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Hide and Seek with the Internet Provider


With the pandemic becoming the new normal, all of us having been looking at getting better at what we do every day. With my remote setup fully in place (yet to complete blog at this point), I was looking at optimizing every bit of my setup. So almost 3 weeks back I started discovering slowness in my internet speed. And the entire experience of dealing with Internet providers and the customer support has taught me a thing or two. So I am documenting my learnings and experience. Bonus: You get to imagine/infer the ISP.

Problem Statement & Basic Information ℹ️

I have a 50 Mbps(Mega Bits per second) connection with my ISP and I was getting only 1/5th of what I should be getting, i.e. ~10 Mbps. Since the time I have started noticing slow internet speed, I have been reporting the speed issues with the Customer Support team and trying to work with them to resolve the issue. Most of the times my tickets on slow speed were closed without addressing the issue and I would be busy to verify if speeds were restored and not bother if the problem was actually resolved.

Finally one day, I decided to follow on/re-open the same ticket and see if the Support team can help me really close the issue. The customer support team also responded back with suggestions on what I can do to resolve this at my end ranging from changing channels on 2.4 GHz network to switching to a 5 GHz if I want to see the full 50 Mbps speed on any device. (More on channels and wi-fi frequencies with other details later in the post). None of these suggestions actually helped me solve the problem.

After multiple rounds (4-5) of remote troubleshooting, my slow internet speed ticket was assigned to a support person to physically inspect the site (my home and nearby connections) and rectify the problem. Here begins the interesting story.

Background on Wi-Fi Frequencies 📶

First some background before we get to the real problem. There are 2 bands of Wi-Fi frequencies 2.4 GHz and 5 GHz. Most of the engineering students will remember that Bluetooth, Microwaves, Microwave Ovens, Wireless Lans, Cordless telephones (allocated in 1998), etc. operate in the 2.4 GHz range. More recently even Mobile Phones(LTE and 5G) too are operating in the 2.4 GHz space. Due to the number of devices that are operating in the 2.4 GHz frequency range there could be interference in the signals and hence the final output will not be optimal.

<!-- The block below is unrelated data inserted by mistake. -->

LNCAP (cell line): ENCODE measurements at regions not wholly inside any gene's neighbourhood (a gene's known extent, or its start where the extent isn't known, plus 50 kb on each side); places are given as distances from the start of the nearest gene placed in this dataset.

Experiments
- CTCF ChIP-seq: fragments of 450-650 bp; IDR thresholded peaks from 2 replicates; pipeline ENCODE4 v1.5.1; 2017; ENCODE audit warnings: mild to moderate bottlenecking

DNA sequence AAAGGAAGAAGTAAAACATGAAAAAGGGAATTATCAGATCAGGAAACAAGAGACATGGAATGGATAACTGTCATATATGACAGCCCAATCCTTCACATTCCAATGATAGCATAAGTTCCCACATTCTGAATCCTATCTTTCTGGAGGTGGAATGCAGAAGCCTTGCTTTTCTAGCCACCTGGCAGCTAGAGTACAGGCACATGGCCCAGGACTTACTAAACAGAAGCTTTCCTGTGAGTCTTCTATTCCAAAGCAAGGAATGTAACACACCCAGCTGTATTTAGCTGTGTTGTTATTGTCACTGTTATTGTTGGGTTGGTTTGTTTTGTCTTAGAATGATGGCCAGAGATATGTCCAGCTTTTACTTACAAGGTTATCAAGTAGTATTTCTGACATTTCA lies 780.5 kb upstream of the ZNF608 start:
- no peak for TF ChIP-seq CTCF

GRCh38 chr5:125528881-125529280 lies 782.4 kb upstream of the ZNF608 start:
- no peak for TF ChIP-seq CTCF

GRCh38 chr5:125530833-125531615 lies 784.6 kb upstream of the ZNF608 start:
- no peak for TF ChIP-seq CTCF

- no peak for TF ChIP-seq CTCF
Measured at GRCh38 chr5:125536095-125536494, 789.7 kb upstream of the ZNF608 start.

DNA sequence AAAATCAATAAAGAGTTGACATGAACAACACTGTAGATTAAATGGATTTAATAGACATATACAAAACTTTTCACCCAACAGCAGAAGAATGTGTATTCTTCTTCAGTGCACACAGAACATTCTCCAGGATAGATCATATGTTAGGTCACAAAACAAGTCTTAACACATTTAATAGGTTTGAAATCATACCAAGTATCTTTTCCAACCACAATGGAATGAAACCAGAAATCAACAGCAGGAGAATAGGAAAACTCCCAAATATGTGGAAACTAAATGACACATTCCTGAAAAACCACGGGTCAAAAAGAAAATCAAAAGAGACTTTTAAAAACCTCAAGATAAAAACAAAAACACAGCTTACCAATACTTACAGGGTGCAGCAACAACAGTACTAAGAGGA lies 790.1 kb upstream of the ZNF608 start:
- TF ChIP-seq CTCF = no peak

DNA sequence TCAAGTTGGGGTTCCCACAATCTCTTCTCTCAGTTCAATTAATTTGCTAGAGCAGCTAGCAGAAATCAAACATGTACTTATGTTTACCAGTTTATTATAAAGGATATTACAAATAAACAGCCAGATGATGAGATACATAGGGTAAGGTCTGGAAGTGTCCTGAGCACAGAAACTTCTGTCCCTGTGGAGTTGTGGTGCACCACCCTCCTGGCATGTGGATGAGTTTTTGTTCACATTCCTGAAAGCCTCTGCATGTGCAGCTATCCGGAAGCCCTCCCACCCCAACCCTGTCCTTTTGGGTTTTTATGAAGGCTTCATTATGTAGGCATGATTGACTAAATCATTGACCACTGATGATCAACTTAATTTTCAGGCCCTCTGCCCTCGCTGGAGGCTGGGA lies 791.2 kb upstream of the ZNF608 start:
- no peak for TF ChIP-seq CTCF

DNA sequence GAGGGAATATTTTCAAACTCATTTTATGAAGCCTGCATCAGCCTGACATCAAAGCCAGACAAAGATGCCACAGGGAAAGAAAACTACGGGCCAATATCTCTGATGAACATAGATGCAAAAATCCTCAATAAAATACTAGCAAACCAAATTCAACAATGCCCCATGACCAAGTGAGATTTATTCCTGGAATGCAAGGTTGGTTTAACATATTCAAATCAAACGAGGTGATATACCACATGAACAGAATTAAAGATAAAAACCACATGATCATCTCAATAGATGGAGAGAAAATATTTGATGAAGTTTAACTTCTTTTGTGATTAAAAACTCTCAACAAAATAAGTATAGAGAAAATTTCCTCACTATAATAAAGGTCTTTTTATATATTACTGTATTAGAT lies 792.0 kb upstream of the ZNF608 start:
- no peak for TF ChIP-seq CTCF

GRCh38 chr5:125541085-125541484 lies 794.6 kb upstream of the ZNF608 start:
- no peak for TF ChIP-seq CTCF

2.4 GHz has overall 11 channels and you can see it below.

2020-08-20 09.53.43

5 GHz has support for 23 channels, my router has only 8 (starting at 36 and ending at 161 - need to figure what it translates to and why this range).

Also, 2.4 GHz signals have a larger reach compared to 5 GHz signals. And 5 GHz supports more bandwidth compared to 2.4 GHz. Read this for more details.

Wi-Fi is based on 802.11 protocol and the first version was released in 1997 and provided up to 2 Mbps speed. This was then updated to 802.11b in 1999. Below is the list of various Wi-Fi generations and their speeds

Generation/IEEEE StandardSpeedAdoptedNotes
802.11b (2.4 GHz)11 Mbps1999
802.11a (2.4 GHz)54 Mbps1999
802.11g (2.4 GHz)54 Mbps2003
802.11n (2.4 GHz/5 GHz)600 Mbps2009150Mbps typical for network adapters, 300Mbps, 450Mbps, and 600Mbps speeds when bonding channels with some routers
802.11ac (5 GHz)1300+Mbps2014newer standard that uses wider channels, QAM and spatial streams for higher throughput
**802.11ax **(2.4 GHz/5 GHz, 1-6 GHz)600–9608 Mbps2019Wi-Fi 6 expected to become an official IEEE spec in Sep 2020

Troubleshooting/Support ⌛

Once the support person visited my home (to resolve the slow internet speed issue) after checking the nearest distribution box, he checked the WAN connection plugged into my router and asked if he could plug the cable directly into a Computer and check the speed directly. That’s the best and preferred way to test the real internet speed since it is the most direct way of testing. It also removes other factors that could contribute to modifying the speeds owing to interference on wi-fi/router settings et al.

I don’t remember when was the last time I used a LAN cable on any of my machines to access internet. Even on the All-in One of this slightly older 24 inch MSI that I have LAN/ethernet port. We tried the port on my MSI and it did not work and my none of the other devices had any LAN support. We have begin to rely on Wi-Fi so much that I at least forgot about wired internet.

The support person ignored the unavailability of LAN support and continued to debug the internet speed issue. After checking the Lan jack/plug (aka RJ45 - with 8 wires) of the WAN cable that was running to my house, he found that one of the wires in the RJ45 jack was not connected well. He gently crimped the WAN cable and connected back to my router.

We then tested the wi-fi speed, and there was no internet. I was asked to check the router settings (remember this is not the same person who guided me over phone), so I showed him my router settings and I was asked the router make. I said GL(Good Life), to which the support person reacted saying I don’t know how it works.